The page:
Phillip Kennicott, in his review of Osvaldo Golijov's opera "Ainadamar" [" 'Ainadamar': Agony and Ecstasy in Santa Fe," Style, Aug. 15], said that "new operas continue to come from older, established artists, and opera companies continue to make the hefty and often under-appreciated investment in new work." But "fresh voices," he said, "are sadly few."

Perhaps the problem is not that such fresh voices are rare but, rather, that young composers are not afforded opportunities to develop in the operatic field. Opera companies, when they perform and commission new works at all, often will not risk as expensive a proposition as an opera on untested talent. They generally prefer to commission and produce work by "older, established artists." Often, however, these artists are not necessarily established in the field of opera, and their works may fail at many of the same structural and dramatic issues that Mr. Kennicott decried as so rarely done well.

Opera is as complex an art as they come. Many of its greatest composers did not prove themselves until their second, third or fourth attempts. As towering a figure as Wagner had to get his feet wet with "Die Feen," "Das Liebesverbot" and "Rienzi" before achieving his first mature success with "The Flying Dutchman"; Mozart wrote about 10 operas, all rarely performed today, before succeeding in the medium with "Idomeneo" at the tender age of 25.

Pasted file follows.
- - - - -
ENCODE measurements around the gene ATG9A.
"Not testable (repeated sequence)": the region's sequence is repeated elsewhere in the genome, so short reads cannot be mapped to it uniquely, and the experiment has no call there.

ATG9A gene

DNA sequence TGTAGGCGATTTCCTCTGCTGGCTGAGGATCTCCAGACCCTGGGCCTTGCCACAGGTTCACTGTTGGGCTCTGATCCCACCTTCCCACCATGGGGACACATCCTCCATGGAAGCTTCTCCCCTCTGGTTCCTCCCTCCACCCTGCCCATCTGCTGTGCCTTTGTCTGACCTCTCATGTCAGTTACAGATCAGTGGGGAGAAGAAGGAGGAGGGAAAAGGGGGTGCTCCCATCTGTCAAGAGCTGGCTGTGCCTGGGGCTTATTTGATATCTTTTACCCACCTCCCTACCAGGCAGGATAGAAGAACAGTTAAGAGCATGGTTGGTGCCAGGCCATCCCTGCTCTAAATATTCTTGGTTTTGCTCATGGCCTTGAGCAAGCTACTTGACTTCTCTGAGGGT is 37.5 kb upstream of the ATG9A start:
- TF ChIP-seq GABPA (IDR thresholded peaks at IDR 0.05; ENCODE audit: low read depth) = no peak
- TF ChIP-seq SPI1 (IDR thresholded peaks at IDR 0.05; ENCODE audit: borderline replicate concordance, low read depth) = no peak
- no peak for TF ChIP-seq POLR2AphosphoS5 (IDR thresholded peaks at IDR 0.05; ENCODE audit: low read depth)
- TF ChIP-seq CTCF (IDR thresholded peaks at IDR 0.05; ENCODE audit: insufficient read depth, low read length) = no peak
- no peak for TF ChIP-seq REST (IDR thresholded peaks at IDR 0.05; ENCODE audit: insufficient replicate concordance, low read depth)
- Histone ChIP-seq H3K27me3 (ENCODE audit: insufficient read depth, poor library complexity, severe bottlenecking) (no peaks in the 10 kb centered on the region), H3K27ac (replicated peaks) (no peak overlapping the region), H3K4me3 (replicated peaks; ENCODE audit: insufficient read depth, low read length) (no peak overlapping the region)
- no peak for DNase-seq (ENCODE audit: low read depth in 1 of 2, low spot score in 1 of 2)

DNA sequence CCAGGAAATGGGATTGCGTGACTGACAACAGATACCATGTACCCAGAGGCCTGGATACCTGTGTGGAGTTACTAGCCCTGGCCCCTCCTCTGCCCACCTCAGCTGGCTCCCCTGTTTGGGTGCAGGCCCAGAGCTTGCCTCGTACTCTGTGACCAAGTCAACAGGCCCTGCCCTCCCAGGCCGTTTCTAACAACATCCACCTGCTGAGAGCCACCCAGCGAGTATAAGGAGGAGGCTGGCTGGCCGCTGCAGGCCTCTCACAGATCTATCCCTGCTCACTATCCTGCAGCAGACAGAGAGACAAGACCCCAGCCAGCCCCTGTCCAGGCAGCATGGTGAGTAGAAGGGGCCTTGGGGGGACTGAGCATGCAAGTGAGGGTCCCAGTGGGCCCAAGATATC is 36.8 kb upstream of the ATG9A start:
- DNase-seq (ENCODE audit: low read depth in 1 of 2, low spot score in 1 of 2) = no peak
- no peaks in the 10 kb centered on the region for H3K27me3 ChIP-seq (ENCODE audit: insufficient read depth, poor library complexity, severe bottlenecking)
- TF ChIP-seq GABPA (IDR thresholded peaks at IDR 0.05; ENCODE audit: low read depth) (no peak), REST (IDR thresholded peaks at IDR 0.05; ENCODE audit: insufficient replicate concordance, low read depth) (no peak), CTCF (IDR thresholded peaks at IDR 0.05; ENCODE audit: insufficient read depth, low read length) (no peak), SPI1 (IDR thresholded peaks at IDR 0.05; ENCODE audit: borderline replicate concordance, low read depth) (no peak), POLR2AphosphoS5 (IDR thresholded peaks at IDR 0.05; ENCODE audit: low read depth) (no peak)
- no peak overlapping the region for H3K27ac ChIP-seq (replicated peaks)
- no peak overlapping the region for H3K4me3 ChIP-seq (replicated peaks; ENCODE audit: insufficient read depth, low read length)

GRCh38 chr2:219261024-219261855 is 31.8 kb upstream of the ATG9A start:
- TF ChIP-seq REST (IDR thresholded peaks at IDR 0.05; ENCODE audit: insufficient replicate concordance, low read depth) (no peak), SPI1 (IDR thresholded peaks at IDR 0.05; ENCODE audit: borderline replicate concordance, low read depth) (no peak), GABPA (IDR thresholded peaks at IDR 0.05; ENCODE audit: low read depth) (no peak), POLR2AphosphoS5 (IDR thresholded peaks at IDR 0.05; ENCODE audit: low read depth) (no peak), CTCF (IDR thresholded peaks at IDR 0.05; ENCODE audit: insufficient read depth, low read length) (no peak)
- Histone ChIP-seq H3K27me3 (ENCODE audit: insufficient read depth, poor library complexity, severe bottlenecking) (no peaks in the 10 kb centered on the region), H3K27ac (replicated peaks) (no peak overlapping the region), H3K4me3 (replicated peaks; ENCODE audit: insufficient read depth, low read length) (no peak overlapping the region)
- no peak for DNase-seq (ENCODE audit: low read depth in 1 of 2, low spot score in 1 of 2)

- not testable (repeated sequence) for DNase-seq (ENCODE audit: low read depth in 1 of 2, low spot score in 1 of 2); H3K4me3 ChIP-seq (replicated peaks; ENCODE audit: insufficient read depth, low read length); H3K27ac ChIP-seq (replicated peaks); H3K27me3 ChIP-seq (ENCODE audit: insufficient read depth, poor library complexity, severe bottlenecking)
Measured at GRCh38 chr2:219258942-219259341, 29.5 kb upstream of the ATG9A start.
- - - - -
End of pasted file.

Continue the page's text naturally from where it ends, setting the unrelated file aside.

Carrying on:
Composers today are rarely, if ever, granted opportunities to get their feet wet in opera, no matter how talented or gifted they might be in writing for the human voice and understanding the dramatic needs of the medium. It is this lack of resources, adventurousness and opportunity that should be decried, not the apparent lack of composers who could be competent in the operatic medium.



The writer is a composer, pianist and conductor.